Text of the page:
“The development of a real critical minerals strategy is key to being a low carbon leader for generations to come… These minerals are essential for a wide range of applications, including clean energy technologies, electronics, telecommunications, and advanced manufacturing,” reads the budget. “Global demand for these minerals is rapidly increasing and will play a vital role in economic growth and innovation in Manitoba.”

Currently, Manitoba has 48 active critical mineral exploration projects.

Ontario’s budget

The Manitoba Budget follows recent provincial budget releases from Ontario, Quebec and British Columbia.

Ontario’s 2024 Budget emphasized the government’s efforts to establish a “world-leading” electric vehicle and battery supply chain, but new announcements were few.

Over the next three years, starting in 2024-2025, the Ontario government said will allocate $2.8 billion over three years for “strategic investments in industrial support and land development, including Ontario’s auto manufacturing sector and electric vehicle battery production.”

Ontario is also investing $15 million in new funding in the Critical Minerals Innovation Fund (CMIF). Launched in 2022 with an initial investment of $5 million, the CMIF will now receive an extra $5 million annually from 2024 until 2027. The funding will continue to support research, development and commercialization of innovative technologies related to critical minerals.

The Ontario government does not offer a rebate for EV purchases.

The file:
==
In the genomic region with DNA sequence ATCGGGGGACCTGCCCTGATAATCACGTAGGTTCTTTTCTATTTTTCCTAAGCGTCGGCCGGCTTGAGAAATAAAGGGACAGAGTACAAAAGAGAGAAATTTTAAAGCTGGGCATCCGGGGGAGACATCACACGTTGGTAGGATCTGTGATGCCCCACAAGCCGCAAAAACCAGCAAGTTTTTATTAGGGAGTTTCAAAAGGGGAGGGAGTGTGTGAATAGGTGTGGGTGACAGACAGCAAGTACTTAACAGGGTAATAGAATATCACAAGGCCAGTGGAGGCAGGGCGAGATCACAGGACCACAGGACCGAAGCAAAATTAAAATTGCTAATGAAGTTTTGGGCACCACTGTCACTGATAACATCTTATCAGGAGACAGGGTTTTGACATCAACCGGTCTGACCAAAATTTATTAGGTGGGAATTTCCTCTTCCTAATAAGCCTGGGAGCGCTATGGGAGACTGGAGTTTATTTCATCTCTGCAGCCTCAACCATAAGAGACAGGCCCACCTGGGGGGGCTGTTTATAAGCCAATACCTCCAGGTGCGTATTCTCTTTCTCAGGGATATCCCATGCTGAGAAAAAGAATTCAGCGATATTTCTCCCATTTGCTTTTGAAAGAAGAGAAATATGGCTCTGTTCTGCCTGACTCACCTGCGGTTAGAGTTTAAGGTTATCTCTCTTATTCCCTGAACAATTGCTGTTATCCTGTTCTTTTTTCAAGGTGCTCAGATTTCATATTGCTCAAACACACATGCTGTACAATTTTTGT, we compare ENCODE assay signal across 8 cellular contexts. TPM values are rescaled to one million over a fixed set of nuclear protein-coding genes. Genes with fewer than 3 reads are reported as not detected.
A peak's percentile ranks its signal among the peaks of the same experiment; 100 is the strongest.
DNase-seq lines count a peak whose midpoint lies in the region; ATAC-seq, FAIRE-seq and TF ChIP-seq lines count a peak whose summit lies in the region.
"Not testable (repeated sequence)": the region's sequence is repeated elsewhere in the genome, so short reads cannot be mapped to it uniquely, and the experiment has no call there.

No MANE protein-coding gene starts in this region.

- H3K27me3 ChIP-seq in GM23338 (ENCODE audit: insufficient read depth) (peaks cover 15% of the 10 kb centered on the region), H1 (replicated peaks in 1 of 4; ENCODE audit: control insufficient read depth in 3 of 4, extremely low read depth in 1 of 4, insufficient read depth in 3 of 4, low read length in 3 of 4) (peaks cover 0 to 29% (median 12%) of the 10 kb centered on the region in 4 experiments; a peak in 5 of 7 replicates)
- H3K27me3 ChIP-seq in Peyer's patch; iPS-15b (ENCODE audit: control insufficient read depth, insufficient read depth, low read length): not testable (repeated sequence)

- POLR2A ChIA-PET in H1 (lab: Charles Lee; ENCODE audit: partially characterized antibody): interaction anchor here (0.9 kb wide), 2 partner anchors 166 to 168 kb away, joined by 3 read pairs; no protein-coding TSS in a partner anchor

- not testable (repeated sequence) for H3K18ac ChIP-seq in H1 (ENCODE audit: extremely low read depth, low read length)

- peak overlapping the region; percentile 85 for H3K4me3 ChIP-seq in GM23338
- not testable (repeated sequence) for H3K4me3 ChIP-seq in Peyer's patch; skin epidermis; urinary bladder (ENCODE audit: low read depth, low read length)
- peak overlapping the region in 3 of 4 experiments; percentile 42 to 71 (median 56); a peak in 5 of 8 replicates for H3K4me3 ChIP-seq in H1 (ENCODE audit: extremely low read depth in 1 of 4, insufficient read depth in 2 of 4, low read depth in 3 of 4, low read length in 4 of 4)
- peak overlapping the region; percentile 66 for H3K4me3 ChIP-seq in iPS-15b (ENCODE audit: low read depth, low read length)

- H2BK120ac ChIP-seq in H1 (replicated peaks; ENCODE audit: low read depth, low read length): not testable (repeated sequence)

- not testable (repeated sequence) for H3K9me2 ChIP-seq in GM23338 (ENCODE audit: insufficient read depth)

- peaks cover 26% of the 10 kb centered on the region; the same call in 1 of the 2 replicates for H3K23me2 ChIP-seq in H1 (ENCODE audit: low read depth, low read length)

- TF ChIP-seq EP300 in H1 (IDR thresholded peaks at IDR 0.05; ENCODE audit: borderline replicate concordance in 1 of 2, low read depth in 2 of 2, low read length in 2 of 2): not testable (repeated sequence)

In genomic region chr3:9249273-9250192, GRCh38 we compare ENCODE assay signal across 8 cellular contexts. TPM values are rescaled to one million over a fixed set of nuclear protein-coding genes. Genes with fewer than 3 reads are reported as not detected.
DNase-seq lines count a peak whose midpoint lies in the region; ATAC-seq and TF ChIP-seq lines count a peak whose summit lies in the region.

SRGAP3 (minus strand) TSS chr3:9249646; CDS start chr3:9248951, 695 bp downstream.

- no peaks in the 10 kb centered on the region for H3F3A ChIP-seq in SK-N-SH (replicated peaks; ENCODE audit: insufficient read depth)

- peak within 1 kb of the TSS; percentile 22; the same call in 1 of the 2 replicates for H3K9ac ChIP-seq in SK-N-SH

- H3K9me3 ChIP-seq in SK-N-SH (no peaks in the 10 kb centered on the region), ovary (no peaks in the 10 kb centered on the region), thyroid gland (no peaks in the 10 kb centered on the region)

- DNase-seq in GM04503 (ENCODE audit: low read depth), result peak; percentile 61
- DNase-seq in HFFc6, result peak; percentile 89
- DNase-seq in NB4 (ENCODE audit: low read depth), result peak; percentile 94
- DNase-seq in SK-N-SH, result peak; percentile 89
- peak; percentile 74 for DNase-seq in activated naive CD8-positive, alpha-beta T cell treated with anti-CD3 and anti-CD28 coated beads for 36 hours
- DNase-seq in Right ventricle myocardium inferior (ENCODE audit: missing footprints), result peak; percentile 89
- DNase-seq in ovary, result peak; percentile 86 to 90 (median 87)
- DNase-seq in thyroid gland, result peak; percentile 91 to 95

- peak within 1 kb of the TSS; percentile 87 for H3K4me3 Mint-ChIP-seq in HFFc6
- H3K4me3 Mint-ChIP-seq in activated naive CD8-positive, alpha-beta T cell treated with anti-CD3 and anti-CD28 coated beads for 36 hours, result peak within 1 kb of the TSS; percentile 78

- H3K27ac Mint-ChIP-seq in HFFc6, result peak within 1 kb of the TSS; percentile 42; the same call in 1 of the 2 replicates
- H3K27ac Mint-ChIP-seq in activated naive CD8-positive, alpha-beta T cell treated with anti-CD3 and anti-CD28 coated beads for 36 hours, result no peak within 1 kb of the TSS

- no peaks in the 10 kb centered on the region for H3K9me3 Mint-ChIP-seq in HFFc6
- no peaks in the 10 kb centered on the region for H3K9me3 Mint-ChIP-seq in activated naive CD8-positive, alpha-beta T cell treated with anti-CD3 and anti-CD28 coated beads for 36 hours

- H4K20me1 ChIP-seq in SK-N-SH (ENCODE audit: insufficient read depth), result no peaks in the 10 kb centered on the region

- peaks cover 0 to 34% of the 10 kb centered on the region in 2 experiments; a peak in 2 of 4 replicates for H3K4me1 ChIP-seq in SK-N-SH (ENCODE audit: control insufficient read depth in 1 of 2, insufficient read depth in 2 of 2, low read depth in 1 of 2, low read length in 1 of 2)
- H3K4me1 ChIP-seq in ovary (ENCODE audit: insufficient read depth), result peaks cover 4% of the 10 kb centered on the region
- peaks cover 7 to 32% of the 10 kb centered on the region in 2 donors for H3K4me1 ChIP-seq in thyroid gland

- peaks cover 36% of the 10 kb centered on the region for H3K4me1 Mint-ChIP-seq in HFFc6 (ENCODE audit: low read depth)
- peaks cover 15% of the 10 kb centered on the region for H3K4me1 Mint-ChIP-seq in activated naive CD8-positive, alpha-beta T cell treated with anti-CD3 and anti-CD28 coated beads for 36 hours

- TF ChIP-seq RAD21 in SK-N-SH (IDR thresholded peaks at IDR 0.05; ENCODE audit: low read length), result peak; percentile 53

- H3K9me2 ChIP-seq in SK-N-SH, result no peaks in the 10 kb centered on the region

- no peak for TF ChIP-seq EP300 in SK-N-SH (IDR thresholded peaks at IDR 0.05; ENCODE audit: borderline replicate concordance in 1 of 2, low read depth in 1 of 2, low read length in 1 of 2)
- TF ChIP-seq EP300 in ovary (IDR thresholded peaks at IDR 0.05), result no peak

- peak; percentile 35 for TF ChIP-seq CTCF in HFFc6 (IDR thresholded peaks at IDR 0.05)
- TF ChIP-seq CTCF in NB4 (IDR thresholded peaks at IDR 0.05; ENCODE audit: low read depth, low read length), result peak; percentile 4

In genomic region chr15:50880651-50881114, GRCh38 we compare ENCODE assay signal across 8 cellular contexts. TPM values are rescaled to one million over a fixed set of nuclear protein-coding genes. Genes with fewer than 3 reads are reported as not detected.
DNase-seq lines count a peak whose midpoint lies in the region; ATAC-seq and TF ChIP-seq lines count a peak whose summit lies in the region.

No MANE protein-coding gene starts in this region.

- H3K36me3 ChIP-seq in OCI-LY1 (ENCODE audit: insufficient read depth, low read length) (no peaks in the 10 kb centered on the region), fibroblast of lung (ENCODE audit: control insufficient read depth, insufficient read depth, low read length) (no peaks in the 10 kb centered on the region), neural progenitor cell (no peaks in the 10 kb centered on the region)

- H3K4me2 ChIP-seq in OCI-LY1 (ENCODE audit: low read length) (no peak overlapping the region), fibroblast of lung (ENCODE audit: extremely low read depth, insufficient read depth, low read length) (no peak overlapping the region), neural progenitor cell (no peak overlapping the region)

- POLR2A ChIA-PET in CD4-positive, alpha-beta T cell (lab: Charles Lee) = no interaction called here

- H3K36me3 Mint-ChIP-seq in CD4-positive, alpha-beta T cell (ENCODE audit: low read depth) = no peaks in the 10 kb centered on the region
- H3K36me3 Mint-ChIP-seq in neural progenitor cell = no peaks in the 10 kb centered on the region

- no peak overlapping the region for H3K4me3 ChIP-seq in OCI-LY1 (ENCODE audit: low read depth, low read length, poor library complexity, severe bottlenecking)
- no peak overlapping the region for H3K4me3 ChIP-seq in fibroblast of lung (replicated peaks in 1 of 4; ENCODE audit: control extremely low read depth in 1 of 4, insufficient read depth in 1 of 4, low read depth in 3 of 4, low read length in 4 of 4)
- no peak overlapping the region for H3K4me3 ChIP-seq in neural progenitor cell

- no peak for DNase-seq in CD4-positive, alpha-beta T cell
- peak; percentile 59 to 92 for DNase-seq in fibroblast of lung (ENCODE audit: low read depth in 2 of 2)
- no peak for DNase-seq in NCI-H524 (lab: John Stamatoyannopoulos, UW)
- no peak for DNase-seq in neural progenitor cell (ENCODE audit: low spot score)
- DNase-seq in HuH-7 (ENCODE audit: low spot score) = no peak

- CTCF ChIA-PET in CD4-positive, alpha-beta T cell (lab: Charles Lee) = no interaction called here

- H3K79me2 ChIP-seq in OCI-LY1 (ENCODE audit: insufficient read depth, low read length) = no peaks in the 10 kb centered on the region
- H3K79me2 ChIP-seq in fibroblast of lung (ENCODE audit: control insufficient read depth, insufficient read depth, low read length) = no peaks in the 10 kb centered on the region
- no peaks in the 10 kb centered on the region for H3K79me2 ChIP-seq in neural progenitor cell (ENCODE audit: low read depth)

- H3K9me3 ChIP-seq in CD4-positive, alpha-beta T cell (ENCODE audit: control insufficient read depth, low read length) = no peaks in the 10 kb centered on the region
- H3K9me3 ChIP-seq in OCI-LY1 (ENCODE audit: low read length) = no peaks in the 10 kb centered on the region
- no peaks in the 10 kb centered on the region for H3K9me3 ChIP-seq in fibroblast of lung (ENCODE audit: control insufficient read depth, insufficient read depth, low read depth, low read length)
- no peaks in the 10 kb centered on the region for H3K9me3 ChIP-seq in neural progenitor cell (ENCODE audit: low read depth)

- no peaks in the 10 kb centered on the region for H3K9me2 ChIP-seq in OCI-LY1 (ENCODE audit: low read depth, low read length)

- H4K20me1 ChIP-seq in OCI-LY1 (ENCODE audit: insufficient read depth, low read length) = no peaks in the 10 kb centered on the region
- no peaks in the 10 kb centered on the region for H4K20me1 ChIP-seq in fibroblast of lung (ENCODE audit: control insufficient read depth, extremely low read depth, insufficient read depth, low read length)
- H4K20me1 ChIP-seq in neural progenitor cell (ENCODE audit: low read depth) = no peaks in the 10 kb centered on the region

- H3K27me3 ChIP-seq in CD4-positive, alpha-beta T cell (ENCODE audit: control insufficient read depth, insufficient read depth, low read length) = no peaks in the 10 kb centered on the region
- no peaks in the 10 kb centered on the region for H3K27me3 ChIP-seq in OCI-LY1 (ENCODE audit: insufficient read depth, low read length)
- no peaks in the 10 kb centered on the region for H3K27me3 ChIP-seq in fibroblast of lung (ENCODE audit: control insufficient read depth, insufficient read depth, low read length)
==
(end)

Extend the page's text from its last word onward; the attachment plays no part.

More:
B.C.’s budget

Meanwhile, B.C. is also working on its own strategy for critical minerals.

In the B.C budget 2024, the government said it plans to invest $24 million over the next three years to support its critical mineral strategy. The funding is to strengthen partnerships with First Nations, industry, local governments, and the public, and to improve resources for mine permitting.

The B.C. budget also earmarked $318 million in new operating funding to continue the CleanBC grant and EV rebate programs. Another extra $30 million will add more than 500 new public EV charging stations in the province.

Over the next three years, $27 million will be allocated to help school districts purchase electric school buses. A further $20 million is designated for grants to promote active transportation in communities.

The government is also providing $248 million in capital funding over three years to BC Transit, which will go, in part, to purchasing new zero-emission buses.

Quebec’s budget

Notably, Quebec, in its recently announced Budget 2024, revealed plans to gradually phase out its provincial rebate program by 2027.

The announcement, made in March, caused mixed reactions across the industry with some advocates saying the government should not be scaling back efforts to advance adoption.

The government’s position is that the momentum towards a shift to EVs is great enough that the market doesn’t need incentives anymore.

Starting Jan. 1, 2025, the current $7,000 incentive offered to those buying full battery-electrics (BEVs) will fall to $4,000. A year later, in 2026, it’ll go down to $2,000 and, by 2027, no incentives will be given. Plug-in hybrids (PHEVs) currently eligible for a $5,000 subsidy will receive $2,000 next year, $1,000 in 2026 down to nothing in 2027.